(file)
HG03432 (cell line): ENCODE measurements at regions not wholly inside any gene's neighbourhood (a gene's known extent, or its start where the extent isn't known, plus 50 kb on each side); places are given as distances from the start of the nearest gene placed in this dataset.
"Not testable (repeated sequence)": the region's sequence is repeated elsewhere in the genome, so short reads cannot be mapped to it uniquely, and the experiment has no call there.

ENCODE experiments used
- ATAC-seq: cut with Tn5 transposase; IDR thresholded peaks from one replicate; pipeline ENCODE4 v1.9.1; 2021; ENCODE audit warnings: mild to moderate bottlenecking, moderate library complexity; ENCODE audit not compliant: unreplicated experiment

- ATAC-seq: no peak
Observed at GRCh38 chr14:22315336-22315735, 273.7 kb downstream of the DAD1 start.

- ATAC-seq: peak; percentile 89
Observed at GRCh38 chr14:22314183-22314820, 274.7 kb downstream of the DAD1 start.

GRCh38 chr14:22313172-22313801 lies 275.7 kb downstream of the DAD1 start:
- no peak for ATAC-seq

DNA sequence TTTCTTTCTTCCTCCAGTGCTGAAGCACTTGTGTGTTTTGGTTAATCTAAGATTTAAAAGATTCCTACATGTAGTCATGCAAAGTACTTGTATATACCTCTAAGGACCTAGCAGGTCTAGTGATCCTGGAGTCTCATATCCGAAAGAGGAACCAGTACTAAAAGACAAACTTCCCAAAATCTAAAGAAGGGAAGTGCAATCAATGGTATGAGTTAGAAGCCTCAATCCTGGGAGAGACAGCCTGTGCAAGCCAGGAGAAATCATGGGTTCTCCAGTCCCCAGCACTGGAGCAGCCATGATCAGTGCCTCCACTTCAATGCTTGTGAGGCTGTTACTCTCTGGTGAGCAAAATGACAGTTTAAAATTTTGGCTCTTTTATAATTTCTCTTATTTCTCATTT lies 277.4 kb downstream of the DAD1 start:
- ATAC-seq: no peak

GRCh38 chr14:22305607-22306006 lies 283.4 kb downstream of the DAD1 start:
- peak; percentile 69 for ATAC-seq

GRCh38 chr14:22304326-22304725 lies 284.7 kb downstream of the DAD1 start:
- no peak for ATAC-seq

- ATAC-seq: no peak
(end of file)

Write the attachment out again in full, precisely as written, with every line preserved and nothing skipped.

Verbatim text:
HG03432 (cell line): ENCODE measurements at regions not wholly inside any gene's neighbourhood (a gene's known extent, or its start where the extent isn't known, plus 50 kb on each side); places are given as distances from the start of the nearest gene placed in this dataset.
"Not testable (repeated sequence)": the region's sequence is repeated elsewhere in the genome, so short reads cannot be mapped to it uniquely, and the experiment has no call there.

ENCODE experiments used
- ATAC-seq: cut with Tn5 transposase; IDR thresholded peaks from one replicate; pipeline ENCODE4 v1.9.1; 2021; ENCODE audit warnings: mild to moderate bottlenecking, moderate library complexity; ENCODE audit not compliant: unreplicated experiment

- ATAC-seq: no peak
Observed at GRCh38 chr14:22315336-22315735, 273.7 kb downstream of the DAD1 start.

- ATAC-seq: peak; percentile 89
Observed at GRCh38 chr14:22314183-22314820, 274.7 kb downstream of the DAD1 start.

GRCh38 chr14:22313172-22313801 lies 275.7 kb downstream of the DAD1 start:
- no peak for ATAC-seq

DNA sequence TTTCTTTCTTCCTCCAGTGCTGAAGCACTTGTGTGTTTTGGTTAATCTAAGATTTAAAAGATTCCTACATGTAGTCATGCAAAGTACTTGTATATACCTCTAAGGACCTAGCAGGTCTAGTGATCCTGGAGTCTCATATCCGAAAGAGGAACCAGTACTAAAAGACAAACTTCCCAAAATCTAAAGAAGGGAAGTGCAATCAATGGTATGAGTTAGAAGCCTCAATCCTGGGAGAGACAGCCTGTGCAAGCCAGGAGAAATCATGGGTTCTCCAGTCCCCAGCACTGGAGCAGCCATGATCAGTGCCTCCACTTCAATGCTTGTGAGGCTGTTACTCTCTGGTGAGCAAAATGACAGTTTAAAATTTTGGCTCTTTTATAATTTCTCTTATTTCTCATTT lies 277.4 kb downstream of the DAD1 start:
- ATAC-seq: no peak

GRCh38 chr14:22305607-22306006 lies 283.4 kb downstream of the DAD1 start:
- peak; percentile 69 for ATAC-seq

GRCh38 chr14:22304326-22304725 lies 284.7 kb downstream of the DAD1 start:
- no peak for ATAC-seq

- ATAC-seq: no peak